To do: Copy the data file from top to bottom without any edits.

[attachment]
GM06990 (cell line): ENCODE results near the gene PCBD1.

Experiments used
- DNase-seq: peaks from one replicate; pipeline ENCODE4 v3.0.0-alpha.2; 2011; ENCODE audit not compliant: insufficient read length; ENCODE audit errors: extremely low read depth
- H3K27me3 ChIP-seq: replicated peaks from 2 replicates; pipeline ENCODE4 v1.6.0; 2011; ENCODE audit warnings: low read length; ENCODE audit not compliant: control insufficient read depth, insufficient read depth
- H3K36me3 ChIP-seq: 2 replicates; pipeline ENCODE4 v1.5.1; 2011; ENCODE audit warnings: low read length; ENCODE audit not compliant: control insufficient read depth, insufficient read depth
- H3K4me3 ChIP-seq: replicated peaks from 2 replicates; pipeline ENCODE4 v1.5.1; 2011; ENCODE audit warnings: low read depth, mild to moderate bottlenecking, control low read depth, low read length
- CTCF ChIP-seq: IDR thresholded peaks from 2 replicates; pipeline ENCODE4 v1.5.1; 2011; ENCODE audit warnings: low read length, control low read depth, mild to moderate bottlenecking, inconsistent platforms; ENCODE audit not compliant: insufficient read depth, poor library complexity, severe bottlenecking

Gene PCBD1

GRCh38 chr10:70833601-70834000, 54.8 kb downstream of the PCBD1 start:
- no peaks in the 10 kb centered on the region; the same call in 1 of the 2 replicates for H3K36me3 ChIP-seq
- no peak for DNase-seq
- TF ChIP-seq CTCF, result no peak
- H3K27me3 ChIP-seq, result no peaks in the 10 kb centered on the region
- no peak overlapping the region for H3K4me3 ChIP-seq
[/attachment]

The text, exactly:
GM06990 (cell line): ENCODE results near the gene PCBD1.

Experiments used
- DNase-seq: peaks from one replicate; pipeline ENCODE4 v3.0.0-alpha.2; 2011; ENCODE audit not compliant: insufficient read length; ENCODE audit errors: extremely low read depth
- H3K27me3 ChIP-seq: replicated peaks from 2 replicates; pipeline ENCODE4 v1.6.0; 2011; ENCODE audit warnings: low read length; ENCODE audit not compliant: control insufficient read depth, insufficient read depth
- H3K36me3 ChIP-seq: 2 replicates; pipeline ENCODE4 v1.5.1; 2011; ENCODE audit warnings: low read length; ENCODE audit not compliant: control insufficient read depth, insufficient read depth
- H3K4me3 ChIP-seq: replicated peaks from 2 replicates; pipeline ENCODE4 v1.5.1; 2011; ENCODE audit warnings: low read depth, mild to moderate bottlenecking, control low read depth, low read length
- CTCF ChIP-seq: IDR thresholded peaks from 2 replicates; pipeline ENCODE4 v1.5.1; 2011; ENCODE audit warnings: low read length, control low read depth, mild to moderate bottlenecking, inconsistent platforms; ENCODE audit not compliant: insufficient read depth, poor library complexity, severe bottlenecking

Gene PCBD1

GRCh38 chr10:70833601-70834000, 54.8 kb downstream of the PCBD1 start:
- no peaks in the 10 kb centered on the region; the same call in 1 of the 2 replicates for H3K36me3 ChIP-seq
- no peak for DNase-seq
- TF ChIP-seq CTCF, result no peak
- H3K27me3 ChIP-seq, result no peaks in the 10 kb centered on the region
- no peak overlapping the region for H3K4me3 ChIP-seq